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If you drive on an under inflated tire, what would be the most common result?


A

We are not experts on tires to tell you what the most common outcome is when driving on an underinflated tire but we can tell you that it is unwise to do so and can lead to dangerous driving situations for the driver of a vehicle with underinflated tires.

Underinflated tires wear out the tire tread prematurely and unevenly, wastes gas and creates deadly driving situations. The life of your tires decreases by 10% for every 10% underinflated they are. Stopping distance generally increases with lower tire pressure. Underinflated tires also increase the potential for hydroplaning.

An underinflated tire can lose traction more easily than one which is properly inflated, which can cause skidding during braking and wheel spin when accelerating. When a tire is underinflated it causes more of the vehicle's weight to be concentrated on the tread that is located under the sidewall instead of the weight being spread out evenly across the full width of the tire. This means that as the tire rotates around the sidewall is continually flexed and heats up. This situation can affect both the performance of the car and safety of the driver and passengers. Besides degrading the handling of the vehicle a tire that is very low on air has an increased risk of tire failure and a blow out due to the stress from the constant flexing of the sidewall and the heat buildup.

AAA as well as the National Highway Traffic Safety Administration (NHTSA) recommends that you check the pressure in your tires as least once a month. If you do it on the first of each month it should get you into a regular schedule that you will not forget. When checking the pressure of the tires also make sure to give the tires a once over and look for uneven wear patterns and cut or bulging sidewalls. Irregular wear could signal the need for an alignment or replacement of worn suspension components from driving on underinflated tires.

Make sure when adding air to your tires to not overinflate them. If you add too much air to the tires it will not allow the desired full tire tread contact because the vehicle will be riding mainly on the center of the tread and will make the ride stiff and could again cause handling problems.

AAA research shows 1 in every 3 cars have a significantly underinflated tire (defined as 25% or more below placard). The NHTSA notes that 660 fatalities and 33,000 injuries occur every year as a result of low tire pressure related crashes. Their study found that 25% of the participants were not even aware of where to find the recommended tire pressure for their vehicle.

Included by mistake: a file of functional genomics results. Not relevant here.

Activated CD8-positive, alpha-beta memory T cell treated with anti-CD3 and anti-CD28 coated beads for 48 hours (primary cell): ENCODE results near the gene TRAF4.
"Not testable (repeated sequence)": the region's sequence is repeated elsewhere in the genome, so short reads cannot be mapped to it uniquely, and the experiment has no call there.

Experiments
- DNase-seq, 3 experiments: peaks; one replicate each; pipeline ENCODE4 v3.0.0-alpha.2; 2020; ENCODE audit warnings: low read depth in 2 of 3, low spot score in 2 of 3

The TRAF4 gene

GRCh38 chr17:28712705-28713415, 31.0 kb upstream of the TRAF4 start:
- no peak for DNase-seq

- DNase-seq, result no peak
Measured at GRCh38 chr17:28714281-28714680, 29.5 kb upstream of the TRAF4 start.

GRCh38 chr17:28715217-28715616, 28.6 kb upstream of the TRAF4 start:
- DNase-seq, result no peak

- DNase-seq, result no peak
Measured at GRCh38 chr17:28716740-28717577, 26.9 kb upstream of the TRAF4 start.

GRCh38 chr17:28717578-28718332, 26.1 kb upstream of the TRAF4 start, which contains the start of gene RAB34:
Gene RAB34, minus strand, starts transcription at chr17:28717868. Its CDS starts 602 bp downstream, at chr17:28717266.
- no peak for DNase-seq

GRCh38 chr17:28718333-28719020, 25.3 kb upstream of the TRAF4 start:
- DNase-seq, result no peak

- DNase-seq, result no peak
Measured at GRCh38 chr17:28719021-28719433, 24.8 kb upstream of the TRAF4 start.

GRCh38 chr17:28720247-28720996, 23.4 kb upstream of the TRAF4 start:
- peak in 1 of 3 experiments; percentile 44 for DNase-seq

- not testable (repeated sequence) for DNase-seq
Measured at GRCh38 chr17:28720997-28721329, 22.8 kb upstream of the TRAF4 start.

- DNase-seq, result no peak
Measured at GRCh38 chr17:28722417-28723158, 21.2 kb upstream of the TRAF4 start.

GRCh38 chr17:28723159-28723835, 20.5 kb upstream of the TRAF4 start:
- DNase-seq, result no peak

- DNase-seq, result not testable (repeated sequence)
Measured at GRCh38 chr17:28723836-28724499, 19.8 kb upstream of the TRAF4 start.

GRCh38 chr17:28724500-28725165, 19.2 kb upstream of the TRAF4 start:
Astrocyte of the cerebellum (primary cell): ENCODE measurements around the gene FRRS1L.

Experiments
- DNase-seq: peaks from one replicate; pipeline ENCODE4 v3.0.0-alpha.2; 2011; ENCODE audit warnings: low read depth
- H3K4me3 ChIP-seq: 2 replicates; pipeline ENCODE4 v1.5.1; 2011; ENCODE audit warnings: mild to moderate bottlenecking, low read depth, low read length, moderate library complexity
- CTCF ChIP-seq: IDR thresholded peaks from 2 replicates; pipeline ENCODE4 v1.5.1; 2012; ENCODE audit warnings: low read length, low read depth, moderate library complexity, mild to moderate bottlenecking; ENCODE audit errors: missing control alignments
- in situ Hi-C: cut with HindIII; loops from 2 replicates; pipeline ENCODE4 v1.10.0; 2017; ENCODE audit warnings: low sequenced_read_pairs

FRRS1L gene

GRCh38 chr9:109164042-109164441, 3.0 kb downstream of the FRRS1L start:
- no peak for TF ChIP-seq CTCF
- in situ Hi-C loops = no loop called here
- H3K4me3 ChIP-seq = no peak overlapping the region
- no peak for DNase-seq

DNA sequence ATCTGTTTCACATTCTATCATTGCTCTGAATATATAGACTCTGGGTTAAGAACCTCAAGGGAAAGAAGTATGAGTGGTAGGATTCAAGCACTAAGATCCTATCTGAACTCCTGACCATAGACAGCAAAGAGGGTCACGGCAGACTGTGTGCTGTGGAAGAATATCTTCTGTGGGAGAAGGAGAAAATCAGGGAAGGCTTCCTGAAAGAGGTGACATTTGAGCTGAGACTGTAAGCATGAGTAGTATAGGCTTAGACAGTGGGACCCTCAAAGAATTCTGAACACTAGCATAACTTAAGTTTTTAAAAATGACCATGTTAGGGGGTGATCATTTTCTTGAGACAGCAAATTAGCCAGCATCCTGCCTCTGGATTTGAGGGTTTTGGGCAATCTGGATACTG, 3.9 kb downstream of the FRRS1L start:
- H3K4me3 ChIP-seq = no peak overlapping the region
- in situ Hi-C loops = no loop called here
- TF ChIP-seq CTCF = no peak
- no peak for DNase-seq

The tire placard tells you: the recommended tire pressure, the maximum weight (or load) your ride should carry, and recommended tire size. The tire placard is the label that is usually found inside your driver's side doorframe, on the edge of your driver's door, inside your glove box door, or on the lid of your trunk. You can also find the same information regarding the tire size, tire pressure and maximum weight load in your vehicle's owner's manual.

The NHTSA states that studies of tire safety show that maintaining proper tire pressure, observing tire and vehicle load limits (not carrying more weight in your vehicle than your tires or vehicle can safely handle), avoiding road hazards, and inspecting tires for cuts, slashes, and other irregularities are the most important things you can do to avoid tire failure, such as tread separation or blowout and flat tires. These actions, along with other care and maintenance activities, can also:

  1. Improve vehicle handling
  2. Help protect you and others from avoidable breakdowns and accidents
  3. Improve fuel economy
  4. Increase the life of your tires

Underinflated tires are unsafe to drive on. Under inflation causes tires to build excessive heat that can damage tires over time and lead to failure. It can also cause poor car handling and increase stopping distances, either of which causes a driver to crash if they are not careful. Underinflated tires wear unevenly, reducing the life of the tire and requiring more frequent tire replacement. Also having lower than recommended tire pressures wastes gas and thus costing you more at the pump.

As cooler weather approaches it is even more important for drivers to check their tire pressures. Tires typically lose one to two PSI for every 10 degree drop in outside air temperature. Check your tire placard for what your tire pressure should be and start a routine of checking your tires once a month so that you do not end up with a tire failing causing you to lose control and being in a motor vehicle accident.

Normally when an automobile part, such as a tire, causes an accident or damage to a vehicle a comprehensive policy would cover damages that resulted from the incident but not necessarily the replacement cost of tire.

A tire blowout would be considered a covered accident typically if the blow out caused your vehicle to be damaged not though if it is just the tire that suffered damage. If it was the latter then it typically would not be considered a covered insurance event. It would also depend upon the terms of your insurance policy and your insurer's internal guidelines.

For help with determining how to check your tire pressure read through the NHTSA Tire Safety Brochure or go to Safecar a website run by the government and has video clips even that can help a motorist understand their vehicle better.


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